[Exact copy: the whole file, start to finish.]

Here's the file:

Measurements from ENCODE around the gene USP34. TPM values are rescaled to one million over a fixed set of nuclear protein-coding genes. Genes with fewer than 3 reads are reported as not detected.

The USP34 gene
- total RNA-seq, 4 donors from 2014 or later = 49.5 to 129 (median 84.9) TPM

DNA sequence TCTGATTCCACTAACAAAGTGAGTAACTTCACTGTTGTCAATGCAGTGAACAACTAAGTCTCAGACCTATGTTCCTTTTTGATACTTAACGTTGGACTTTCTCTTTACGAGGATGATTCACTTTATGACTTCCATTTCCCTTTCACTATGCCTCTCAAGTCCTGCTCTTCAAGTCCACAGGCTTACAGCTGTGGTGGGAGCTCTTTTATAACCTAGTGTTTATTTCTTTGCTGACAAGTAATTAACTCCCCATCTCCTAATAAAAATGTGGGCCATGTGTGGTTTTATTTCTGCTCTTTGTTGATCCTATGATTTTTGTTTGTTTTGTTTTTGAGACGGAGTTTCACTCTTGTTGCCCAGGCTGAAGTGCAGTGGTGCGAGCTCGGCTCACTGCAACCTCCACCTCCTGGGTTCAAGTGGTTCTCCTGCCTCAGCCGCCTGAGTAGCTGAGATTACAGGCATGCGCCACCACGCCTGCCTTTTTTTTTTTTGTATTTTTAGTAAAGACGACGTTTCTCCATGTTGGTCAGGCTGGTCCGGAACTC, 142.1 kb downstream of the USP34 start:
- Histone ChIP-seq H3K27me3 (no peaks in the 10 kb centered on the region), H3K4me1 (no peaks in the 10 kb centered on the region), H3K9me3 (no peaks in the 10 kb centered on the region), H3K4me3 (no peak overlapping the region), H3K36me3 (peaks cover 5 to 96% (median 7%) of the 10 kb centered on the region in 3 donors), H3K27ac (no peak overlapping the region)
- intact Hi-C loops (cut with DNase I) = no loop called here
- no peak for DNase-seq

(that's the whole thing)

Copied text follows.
Measurements from ENCODE around the gene USP34. TPM values are rescaled to one million over a fixed set of nuclear protein-coding genes. Genes with fewer than 3 reads are reported as not detected.

The USP34 gene
- total RNA-seq, 4 donors from 2014 or later = 49.5 to 129 (median 84.9) TPM

DNA sequence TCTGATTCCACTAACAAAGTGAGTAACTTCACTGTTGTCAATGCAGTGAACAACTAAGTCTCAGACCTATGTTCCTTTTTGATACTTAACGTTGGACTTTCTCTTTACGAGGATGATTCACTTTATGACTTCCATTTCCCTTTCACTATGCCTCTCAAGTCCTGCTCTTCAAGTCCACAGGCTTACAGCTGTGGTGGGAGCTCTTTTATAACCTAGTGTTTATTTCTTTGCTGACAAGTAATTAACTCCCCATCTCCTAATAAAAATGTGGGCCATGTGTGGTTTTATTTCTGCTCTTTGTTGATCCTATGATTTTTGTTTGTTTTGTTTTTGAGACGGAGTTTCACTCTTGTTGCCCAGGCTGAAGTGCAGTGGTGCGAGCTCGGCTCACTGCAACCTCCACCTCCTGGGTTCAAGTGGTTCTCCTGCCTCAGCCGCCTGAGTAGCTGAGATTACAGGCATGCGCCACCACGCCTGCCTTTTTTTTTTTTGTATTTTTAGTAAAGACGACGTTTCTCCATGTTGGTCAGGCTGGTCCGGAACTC, 142.1 kb downstream of the USP34 start:
- Histone ChIP-seq H3K27me3 (no peaks in the 10 kb centered on the region), H3K4me1 (no peaks in the 10 kb centered on the region), H3K9me3 (no peaks in the 10 kb centered on the region), H3K4me3 (no peak overlapping the region), H3K36me3 (peaks cover 5 to 96% (median 7%) of the 10 kb centered on the region in 3 donors), H3K27ac (no peak overlapping the region)
- intact Hi-C loops (cut with DNase I) = no loop called here
- no peak for DNase-seq